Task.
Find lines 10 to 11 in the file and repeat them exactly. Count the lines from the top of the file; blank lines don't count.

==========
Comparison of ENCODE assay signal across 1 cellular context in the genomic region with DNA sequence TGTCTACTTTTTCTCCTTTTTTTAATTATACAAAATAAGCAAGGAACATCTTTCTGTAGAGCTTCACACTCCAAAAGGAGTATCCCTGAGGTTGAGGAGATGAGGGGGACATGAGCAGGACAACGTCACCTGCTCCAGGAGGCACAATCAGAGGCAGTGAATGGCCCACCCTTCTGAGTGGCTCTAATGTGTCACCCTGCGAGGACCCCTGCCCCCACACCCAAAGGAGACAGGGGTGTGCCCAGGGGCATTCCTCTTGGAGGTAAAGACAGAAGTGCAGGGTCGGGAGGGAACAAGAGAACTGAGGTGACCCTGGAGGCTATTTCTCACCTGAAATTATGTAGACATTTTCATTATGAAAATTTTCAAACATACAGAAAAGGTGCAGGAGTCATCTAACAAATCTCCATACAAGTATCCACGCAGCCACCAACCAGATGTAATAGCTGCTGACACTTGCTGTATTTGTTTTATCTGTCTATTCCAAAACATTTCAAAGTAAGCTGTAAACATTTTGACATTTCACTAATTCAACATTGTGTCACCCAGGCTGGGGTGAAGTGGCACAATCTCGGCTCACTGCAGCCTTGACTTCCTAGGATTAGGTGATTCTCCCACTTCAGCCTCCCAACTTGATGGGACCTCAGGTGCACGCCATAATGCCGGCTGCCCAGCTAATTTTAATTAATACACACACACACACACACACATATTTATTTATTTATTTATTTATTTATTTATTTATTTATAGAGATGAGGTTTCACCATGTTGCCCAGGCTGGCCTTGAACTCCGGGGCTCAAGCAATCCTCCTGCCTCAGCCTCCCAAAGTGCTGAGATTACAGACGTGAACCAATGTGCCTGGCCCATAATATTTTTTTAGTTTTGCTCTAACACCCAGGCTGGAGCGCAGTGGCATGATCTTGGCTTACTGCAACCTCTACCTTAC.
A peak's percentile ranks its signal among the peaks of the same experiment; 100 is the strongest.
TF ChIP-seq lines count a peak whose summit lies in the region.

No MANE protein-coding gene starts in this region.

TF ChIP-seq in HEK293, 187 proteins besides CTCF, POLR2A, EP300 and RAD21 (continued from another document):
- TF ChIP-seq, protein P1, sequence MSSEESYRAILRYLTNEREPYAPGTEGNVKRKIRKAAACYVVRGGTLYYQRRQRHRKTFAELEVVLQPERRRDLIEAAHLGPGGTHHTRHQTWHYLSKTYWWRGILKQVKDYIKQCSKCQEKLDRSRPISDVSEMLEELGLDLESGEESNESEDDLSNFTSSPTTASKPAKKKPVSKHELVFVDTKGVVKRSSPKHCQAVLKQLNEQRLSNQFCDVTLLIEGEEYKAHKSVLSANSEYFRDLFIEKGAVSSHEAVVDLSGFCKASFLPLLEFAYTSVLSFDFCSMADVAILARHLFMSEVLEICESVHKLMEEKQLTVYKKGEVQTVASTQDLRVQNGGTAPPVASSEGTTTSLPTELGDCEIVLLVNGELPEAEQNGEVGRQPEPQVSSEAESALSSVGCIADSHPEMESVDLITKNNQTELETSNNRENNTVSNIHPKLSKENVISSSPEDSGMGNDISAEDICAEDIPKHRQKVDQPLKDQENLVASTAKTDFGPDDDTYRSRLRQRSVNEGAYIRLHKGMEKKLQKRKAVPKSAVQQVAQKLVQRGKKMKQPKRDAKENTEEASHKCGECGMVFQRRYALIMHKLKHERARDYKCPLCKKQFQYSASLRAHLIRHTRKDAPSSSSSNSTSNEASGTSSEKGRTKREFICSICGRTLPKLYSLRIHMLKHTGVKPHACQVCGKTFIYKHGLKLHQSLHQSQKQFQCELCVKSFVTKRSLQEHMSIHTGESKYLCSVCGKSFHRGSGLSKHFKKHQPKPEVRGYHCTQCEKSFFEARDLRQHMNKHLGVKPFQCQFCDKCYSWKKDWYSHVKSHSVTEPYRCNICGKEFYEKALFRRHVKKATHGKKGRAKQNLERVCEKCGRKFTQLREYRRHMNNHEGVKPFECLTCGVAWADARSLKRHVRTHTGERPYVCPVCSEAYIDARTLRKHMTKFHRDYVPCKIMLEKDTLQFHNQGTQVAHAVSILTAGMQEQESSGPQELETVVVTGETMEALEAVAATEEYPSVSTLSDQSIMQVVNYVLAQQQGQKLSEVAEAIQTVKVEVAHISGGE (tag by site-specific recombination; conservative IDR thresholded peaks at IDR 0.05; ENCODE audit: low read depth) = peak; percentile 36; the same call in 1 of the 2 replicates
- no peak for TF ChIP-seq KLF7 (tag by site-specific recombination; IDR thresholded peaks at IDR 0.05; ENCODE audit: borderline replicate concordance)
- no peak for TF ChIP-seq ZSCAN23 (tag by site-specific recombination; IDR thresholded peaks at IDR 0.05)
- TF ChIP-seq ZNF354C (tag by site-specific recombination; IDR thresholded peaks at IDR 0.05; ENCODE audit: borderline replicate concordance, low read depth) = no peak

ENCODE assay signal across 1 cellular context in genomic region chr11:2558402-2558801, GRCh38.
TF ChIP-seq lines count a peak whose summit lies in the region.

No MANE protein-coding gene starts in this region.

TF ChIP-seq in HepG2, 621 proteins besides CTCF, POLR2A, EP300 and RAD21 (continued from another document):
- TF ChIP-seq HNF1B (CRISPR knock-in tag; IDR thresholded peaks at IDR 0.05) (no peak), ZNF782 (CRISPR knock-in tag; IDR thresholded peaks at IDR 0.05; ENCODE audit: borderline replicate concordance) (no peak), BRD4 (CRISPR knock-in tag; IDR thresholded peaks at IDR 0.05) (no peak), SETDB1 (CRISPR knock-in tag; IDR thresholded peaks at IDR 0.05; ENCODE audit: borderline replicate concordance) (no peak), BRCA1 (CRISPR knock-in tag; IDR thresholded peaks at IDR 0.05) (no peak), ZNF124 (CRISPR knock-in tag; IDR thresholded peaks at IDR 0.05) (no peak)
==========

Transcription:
ENCODE assay signal across 1 cellular context in genomic region chr11:2558402-2558801, GRCh38.
TF ChIP-seq lines count a peak whose summit lies in the region.